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I'm working on some code that needs to parse numerous files that contain fragments of HTML. It seems that jQuery would be very useful for this, but when I try to load jQuery into something like WScript or CScript, it throws an error because of jQuery's many references to the window object.

What practical way is there to use jQuery in code that runs without a browser?

Update: In response to the comments, I have successfully written JavaScript code to read the contents of files using new ActiveXObject('Scripting.FileSystemObject');. I know that ActiveX is evil, but this is just an internal project to get some data out of some files that contain HTML fragments and into a proper database.

Another Update: My code so far looks about like this:

var fileIo, here;

fileIo = new ActiveXObject('Scripting.FileSystemObject');
here = unescape(fileIo.GetParentFolderName(WScript.ScriptFullName) + "\\");

(function() {
    var files, thisFile, thisFileName, thisFileText;

    for (files = new Enumerator(fileIo.GetFolder(here).files); !files.atEnd(); files.moveNext()) {
        thisFileName = files.item().Name;
        thisFile = fileIo.OpenTextFile(here + thisFileName);
        thisFileText = thisFile.ReadAll();        

        // I want to do something like this:
        s = $(thisFileText).find('input#txtFoo').val();    


Update: I posted this question on the jQuery forums as well:

share|improve this question
Wrong tool for the job, say I. If you're into jQuery selectors check out, and others. – soulseekah Dec 3 '12 at 19:02
@pistache Not the same thing. Daniel is already running JavaScript outside of the browser, his issue is with jQuery in particular. – Jeremy Banks Dec 3 '12 at 19:02
On Node.js you can use jsdom, which implements the DOM API as jQuery requires. However, I don't know anything about WScript or CScript. Are you tied them to them in particular? If so, please edit the title to reflect that, because "use jsdom!" might not help you but it would be a valid answer to the question as currently written. – Jeremy Banks Dec 3 '12 at 19:04
@JeremyBanks using node.js you can use jquery (there's an npm package for jquery) – Rune FS Dec 3 '12 at 19:06

Following along with your code, you could create an instance of IE using Windows Script Host, load your html file in to the instance, append jQuery dynamically to the loaded page, then script from that.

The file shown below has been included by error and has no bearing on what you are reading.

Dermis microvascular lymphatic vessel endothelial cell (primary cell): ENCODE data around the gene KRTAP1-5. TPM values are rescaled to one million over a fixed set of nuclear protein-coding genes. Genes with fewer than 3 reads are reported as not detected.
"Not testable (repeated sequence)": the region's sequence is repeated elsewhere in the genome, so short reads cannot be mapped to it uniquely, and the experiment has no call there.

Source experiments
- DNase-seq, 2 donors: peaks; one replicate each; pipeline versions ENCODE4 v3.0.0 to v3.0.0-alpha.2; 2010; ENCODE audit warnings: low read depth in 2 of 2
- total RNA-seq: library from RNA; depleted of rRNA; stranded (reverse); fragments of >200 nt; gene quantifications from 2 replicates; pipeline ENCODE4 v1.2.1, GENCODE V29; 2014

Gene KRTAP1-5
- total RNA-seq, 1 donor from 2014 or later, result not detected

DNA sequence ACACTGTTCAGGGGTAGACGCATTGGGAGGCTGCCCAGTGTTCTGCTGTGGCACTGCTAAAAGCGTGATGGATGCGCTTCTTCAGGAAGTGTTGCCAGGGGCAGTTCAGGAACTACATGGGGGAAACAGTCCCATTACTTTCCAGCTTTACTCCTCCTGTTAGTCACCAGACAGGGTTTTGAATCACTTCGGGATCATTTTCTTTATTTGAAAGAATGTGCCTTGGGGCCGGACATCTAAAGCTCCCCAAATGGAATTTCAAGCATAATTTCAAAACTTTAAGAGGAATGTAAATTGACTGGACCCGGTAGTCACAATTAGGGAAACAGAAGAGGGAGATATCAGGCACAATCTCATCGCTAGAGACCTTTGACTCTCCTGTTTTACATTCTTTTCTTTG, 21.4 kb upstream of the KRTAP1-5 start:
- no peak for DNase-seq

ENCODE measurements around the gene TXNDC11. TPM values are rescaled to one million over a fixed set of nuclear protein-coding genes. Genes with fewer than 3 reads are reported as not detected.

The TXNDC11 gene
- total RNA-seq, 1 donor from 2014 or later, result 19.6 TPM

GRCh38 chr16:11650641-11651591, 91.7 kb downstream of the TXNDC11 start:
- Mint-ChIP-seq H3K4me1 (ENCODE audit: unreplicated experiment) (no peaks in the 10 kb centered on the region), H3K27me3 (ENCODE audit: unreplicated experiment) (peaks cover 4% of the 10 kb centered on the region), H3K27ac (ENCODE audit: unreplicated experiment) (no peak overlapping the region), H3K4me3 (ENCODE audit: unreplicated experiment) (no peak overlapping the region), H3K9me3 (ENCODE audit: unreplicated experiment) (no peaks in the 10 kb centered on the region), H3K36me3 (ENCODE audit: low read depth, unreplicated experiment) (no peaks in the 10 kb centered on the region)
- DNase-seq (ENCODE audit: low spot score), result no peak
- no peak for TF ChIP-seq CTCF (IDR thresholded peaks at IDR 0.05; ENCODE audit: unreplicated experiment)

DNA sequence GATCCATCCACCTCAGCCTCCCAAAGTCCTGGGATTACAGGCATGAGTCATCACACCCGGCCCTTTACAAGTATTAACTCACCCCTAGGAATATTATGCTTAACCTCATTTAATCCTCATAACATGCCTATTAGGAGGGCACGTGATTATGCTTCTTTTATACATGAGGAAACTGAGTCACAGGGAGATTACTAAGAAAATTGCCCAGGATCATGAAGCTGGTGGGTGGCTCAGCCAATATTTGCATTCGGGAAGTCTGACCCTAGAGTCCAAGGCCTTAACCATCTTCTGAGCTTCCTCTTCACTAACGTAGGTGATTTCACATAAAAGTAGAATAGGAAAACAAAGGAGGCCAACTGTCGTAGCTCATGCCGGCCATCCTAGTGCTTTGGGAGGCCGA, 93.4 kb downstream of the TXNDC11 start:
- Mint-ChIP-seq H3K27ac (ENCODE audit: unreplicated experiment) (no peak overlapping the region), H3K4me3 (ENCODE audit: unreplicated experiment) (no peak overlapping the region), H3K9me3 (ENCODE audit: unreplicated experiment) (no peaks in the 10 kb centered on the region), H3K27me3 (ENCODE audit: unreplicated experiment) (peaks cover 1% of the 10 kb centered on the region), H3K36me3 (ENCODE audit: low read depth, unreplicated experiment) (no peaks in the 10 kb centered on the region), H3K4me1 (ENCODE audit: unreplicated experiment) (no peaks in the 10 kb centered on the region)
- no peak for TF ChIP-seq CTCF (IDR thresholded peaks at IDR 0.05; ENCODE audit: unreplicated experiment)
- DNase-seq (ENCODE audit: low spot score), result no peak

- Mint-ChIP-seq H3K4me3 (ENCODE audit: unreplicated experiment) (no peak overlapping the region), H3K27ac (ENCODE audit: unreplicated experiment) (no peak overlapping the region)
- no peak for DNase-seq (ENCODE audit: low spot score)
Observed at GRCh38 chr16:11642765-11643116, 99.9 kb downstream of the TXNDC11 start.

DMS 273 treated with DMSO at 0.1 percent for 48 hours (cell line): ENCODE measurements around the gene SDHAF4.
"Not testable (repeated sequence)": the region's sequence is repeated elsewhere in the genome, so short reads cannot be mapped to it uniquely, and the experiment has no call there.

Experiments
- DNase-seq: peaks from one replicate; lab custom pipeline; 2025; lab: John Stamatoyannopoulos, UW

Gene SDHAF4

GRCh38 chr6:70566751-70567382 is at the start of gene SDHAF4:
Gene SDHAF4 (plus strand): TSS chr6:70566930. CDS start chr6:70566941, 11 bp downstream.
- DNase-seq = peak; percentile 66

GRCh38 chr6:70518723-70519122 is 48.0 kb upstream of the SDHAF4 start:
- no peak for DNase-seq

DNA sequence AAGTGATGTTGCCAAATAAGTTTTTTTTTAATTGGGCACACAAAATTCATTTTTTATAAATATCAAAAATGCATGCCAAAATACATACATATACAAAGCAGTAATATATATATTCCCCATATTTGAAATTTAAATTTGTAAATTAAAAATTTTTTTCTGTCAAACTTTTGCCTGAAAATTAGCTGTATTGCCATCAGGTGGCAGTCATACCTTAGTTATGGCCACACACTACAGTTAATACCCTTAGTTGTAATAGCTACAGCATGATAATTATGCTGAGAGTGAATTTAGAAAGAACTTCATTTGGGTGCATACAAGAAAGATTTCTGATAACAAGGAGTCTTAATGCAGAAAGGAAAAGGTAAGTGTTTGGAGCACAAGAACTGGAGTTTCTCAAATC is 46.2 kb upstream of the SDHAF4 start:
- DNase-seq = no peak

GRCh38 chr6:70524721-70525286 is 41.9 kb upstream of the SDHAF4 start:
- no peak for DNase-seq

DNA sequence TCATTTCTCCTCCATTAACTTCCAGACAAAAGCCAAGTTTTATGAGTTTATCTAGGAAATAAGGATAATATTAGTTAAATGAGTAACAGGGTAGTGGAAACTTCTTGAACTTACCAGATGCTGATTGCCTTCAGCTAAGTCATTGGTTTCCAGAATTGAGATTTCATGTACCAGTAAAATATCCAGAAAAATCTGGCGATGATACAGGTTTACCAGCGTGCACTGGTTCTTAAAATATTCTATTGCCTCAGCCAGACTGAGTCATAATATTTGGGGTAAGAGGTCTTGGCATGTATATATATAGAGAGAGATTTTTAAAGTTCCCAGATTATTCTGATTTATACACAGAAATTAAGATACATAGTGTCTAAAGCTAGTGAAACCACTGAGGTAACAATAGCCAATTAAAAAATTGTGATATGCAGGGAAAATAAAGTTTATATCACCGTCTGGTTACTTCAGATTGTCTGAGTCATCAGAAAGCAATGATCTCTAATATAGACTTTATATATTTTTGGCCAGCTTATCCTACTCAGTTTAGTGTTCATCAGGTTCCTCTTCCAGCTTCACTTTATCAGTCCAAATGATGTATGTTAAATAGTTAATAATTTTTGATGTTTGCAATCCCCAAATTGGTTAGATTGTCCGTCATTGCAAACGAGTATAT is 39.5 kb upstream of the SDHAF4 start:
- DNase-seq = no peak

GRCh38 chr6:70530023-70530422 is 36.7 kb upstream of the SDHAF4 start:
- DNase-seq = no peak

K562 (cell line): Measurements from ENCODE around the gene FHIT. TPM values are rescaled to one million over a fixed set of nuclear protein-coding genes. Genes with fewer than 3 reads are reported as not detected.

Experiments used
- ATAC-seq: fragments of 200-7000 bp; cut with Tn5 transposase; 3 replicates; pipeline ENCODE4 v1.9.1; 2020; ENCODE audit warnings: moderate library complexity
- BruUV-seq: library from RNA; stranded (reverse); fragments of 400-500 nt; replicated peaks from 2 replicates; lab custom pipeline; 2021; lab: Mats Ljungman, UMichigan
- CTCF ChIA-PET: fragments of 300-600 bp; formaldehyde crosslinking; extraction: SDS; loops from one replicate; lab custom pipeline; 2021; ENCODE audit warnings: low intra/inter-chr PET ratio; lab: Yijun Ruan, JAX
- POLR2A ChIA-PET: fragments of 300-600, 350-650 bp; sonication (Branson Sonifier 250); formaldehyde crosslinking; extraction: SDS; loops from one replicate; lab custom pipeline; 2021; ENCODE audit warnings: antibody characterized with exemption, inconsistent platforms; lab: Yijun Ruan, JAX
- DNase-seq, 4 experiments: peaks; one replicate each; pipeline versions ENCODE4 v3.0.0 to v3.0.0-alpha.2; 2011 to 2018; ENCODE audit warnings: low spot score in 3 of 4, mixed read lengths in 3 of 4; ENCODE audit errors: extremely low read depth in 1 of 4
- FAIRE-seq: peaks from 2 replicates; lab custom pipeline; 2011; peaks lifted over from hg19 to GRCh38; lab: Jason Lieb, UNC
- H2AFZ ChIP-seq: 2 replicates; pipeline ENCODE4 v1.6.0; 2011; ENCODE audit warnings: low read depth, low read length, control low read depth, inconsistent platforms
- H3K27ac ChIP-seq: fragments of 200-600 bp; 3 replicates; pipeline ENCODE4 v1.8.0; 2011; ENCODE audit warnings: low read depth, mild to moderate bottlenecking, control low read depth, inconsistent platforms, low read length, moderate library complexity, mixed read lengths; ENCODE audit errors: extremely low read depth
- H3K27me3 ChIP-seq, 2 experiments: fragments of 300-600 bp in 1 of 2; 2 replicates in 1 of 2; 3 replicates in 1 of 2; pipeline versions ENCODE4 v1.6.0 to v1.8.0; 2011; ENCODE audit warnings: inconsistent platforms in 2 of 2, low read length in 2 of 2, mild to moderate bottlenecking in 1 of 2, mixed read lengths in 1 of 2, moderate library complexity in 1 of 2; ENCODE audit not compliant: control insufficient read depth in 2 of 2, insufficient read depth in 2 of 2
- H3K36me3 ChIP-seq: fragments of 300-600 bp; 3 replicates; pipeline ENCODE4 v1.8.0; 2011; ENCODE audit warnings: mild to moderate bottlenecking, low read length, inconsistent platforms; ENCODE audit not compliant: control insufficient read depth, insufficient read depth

This works in IE8 with XP, but I'm aware of some security issues in Windows 7/IE9. IF you run into problems you could try lowering your security settings.

var fileIo, here, ie;

fileIo = new ActiveXObject('Scripting.FileSystemObject');
here = unescape(fileIo.GetParentFolderName(WScript.ScriptFullName) + "\\");
ie = new ActiveXObject("InternetExplorer.Application");
ie.visible = true

function loadDoc(src) {
  var head, script;
  head =  ie.document.getElementsByTagName("head")[0];    
  script = ie.document.createElement('script');
    script.src = "";
  return ie.document.parentWindow;

(function() {
    var files, thisFile, win; 
    for (files = new Enumerator(fileIo.GetFolder(here).files); !files.atEnd(); files.moveNext()) {
        thisFile = files.item();         
        if(fileIo.GetExtensionName(thisFile)=="htm") {
          win = loadDoc(thisFile);
          // your jQuery reference = win.$
          WScript.echo(thisFile + ": " + win.$('input#txtFoo').val());
share|improve this answer

This is pretty easy to do in Node.js with the cheerio package. You can read in arbitrary HTML from whatever source you want, parse it with cheerio and then access the parsed elements using jQuery style selectors.

share|improve this answer

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